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(Procureur général du Québec v. Association canadienne des télécommunications sans fil)
The Canadian Criminal Code (the “Code”)  sets out the parameters of legal gaming in Canada pursuant to section 91 (27) of the Constitution Act, 1867, which gives the federal government jurisdiction over criminal penalties and sanctions such as those applicable to gambling. The Code prohibits gambling except where permitted by explicit statutory exemptions, one of which provides that online gambling is lawful where it is conducted and managed by a provincial government. In Québec, the Société des loteries du Québec (“Loto-Québec”) conducts and manages lotteries and online gambling activities as an arm of the provincial government..
In 2016, the Québec provincial government adopted an omnibus law that set out a large number of budgetary measures. Included in this omnibus legislation were provisions that purported to amend sections 260.33 to 260.37 of the Consumer Protection Act (the “CPA”) to require that internet service providers (“ISP”s) take steps to block persons in Québec from accessing online gambling sites other than those conducted and managed by Loto-Québec (the “Provincial Provisions”). The Canadian Wireless Telecommunications Association (known in French as the Association canadienne des télécommunications sans fil) (the “Association”), a non-profit association representing the wireless telecommunications industry, commenced an application in the Montreal Superior Court, challenging the validity, applicability, and operability of the Provincial Provisions. The Association invoked the unconstitutionality of the Provincial Provisions because the provincial law sought to regulate matters of telecommunications and criminal law, both of which are under exclusive federal jurisdiction. Under Canadian constitutional law, where the “pith and substance” of provincial legislation falls within an area of federal legislative competence under the Constitution Act, 1867, the law is unconstitutional and accordingly of no force and effect. In response, the Attorney General of Québec justified the Provincial Provisions on the ground that illegal online gambling sites represent a risk for the population, especially for young people, involving abuse to consumers and public health (both matters within the provincial sphere of regulation under the Constitution Act, 1867. Accordingly, the provincial government argued that the protection of these vulnerable consumers fell within its jurisdiction, and therefore, the Provincial Provisions should stand.
Superior Court Decision
The trial judge declared the Provincial Provisions invalid. In arriving at this decision, the trial judge found that the pith and substance of the Provincial Provisions were to allow Loto-Québec to force ISPs to block access by individuals in Québec to online gambling sites it deems illegal, not to protect consumers. According to the trial judge, that pith and substance could not be validly linked to any legislative powers of the province in matters of consumer protection, health, gambling, or any other matter of local or private nature. Rather, such actions fell within areas of exclusive federal jurisdiction, namely telecommunications and criminal law. In addition, the trial judge noted that recognizing a federal-provincial “dual aspect” in the operation of a telecommunications network or in the penalties applicable to online sites not operated by the province would require that both the federal government and the provinces be able to legislate in this regard. However, the trial judge stated that recognizing a dual aspect in those matters would run counter to the precedents confirming federal jurisdiction with respect to telecommunications systems and criminal law, including Johnson v. AG of Alberta and Toronto (Corp. of the City of) v. Bell Telephone Co. of Canada (1904). Consequently, the double aspect theory could not apply. Finally, the trial judge held that the theory of ancillary powers does not make it possible to safeguard the constitutional validity of the Provincial Provisions given the breadth of its encroachment onto federal powers. Therefore, the contested provisions could not be saved, and the Superior Court granted the Association’s application for a declaration of invalidity.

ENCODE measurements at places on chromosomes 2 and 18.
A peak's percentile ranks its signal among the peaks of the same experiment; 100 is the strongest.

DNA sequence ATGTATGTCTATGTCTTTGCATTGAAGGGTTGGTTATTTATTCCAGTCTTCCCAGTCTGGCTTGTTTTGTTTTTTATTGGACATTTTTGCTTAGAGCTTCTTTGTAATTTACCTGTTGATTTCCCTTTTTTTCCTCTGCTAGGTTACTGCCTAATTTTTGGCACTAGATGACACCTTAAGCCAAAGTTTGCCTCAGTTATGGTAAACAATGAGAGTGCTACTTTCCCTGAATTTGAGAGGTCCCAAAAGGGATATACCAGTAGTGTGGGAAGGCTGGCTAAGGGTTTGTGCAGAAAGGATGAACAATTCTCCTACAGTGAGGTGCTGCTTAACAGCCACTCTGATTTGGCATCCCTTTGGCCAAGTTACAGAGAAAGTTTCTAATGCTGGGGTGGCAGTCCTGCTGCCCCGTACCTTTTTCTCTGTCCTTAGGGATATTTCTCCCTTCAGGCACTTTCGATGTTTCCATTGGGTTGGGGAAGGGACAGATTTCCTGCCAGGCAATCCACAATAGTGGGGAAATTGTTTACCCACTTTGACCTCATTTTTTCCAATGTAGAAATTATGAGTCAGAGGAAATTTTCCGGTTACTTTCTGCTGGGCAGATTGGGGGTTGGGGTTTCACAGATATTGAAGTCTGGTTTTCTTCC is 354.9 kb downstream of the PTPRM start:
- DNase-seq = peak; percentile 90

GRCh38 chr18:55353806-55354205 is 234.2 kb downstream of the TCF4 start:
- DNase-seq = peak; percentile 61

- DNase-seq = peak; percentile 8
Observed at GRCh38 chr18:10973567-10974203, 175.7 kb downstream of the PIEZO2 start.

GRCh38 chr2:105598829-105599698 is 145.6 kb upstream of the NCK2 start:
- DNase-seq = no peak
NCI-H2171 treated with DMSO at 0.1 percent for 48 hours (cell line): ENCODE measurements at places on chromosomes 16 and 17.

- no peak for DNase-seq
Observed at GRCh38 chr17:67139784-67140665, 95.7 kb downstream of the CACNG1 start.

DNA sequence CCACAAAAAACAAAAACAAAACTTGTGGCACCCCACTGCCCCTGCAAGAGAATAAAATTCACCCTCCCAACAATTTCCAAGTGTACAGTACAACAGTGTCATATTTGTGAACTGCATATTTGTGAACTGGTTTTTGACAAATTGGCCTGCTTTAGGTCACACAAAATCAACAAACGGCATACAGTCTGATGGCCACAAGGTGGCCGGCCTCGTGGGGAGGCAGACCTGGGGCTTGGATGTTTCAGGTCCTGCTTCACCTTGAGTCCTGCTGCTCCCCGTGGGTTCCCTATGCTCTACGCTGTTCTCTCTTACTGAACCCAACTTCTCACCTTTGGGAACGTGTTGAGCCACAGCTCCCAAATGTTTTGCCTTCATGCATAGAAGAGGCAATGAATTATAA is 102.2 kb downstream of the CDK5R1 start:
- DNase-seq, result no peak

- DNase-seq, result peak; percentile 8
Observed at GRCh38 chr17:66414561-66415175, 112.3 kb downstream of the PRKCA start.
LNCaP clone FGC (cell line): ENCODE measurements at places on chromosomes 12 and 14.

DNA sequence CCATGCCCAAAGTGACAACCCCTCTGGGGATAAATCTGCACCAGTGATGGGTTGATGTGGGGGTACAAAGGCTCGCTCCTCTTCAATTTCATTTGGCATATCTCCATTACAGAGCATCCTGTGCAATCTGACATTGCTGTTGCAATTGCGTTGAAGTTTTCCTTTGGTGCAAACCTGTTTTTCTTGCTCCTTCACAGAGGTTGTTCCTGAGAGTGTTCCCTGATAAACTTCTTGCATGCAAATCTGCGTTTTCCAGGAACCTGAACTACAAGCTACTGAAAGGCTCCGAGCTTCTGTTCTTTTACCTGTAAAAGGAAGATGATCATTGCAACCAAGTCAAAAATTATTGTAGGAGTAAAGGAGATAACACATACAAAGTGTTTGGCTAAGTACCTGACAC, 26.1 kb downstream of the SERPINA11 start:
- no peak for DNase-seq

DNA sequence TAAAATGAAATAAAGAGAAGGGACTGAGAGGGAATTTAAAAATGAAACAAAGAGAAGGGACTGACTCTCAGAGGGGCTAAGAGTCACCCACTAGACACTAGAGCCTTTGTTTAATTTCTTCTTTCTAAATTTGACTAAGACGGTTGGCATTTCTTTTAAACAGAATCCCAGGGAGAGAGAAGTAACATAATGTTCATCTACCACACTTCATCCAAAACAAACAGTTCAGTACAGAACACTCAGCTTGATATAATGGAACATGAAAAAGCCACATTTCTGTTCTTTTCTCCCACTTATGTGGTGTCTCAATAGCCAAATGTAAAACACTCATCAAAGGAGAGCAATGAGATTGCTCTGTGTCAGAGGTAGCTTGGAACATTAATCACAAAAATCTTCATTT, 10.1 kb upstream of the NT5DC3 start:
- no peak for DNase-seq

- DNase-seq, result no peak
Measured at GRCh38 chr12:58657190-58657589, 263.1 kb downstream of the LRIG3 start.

Quebec Court of Appeal
On May 5, 2021, the Québec Court of Appeal rendered a decision to the Attorney General of Québec’s appeal of the Superior Court decision described above. After re-examining the intrinsic evidence, the extrinsic evidence, and the legal and practical effects of the Provincial Provisions, the Court of Appeal concluded that the Superior Court did not err in determining the true pith and substance of the provisions. Justice Gagnon, writing on behalf of the Court of Appeal, found that the Superior Court was correct in finding that in adopting the Provincial Provisions, the Québec legislature intervened in the exclusive federal jurisdiction over telecommunications. Justice Gagnon summarized and followed the line of precedents which confirmed that telecommunications, and by extension the regulation of the transmission and reception of signals transmitted by ISP networks and installations, is a federal matter.
This result means that despite the Provincial Provisions having been declared in force in 2016, the provisions purporting to regulate ISPs serving customers in Québec have never been operative and will remain inoperative, barring a successful application for leave to appeal to the Supreme Court of Canada on the part of the Attorney General.
Contact Michael Lipton at email@example.com or 416-866-2929 for further information with respect to the above-noted.
 RSC 1985, c. C-46.
 30 & 31 Vict, c 3.
 RSC 1985, c. C-46.
 S.Q. 2016, c. 7.
 CQLR, c. P-40.1.
  SCR 127.
  AC 52,  1 Olmsted 505.
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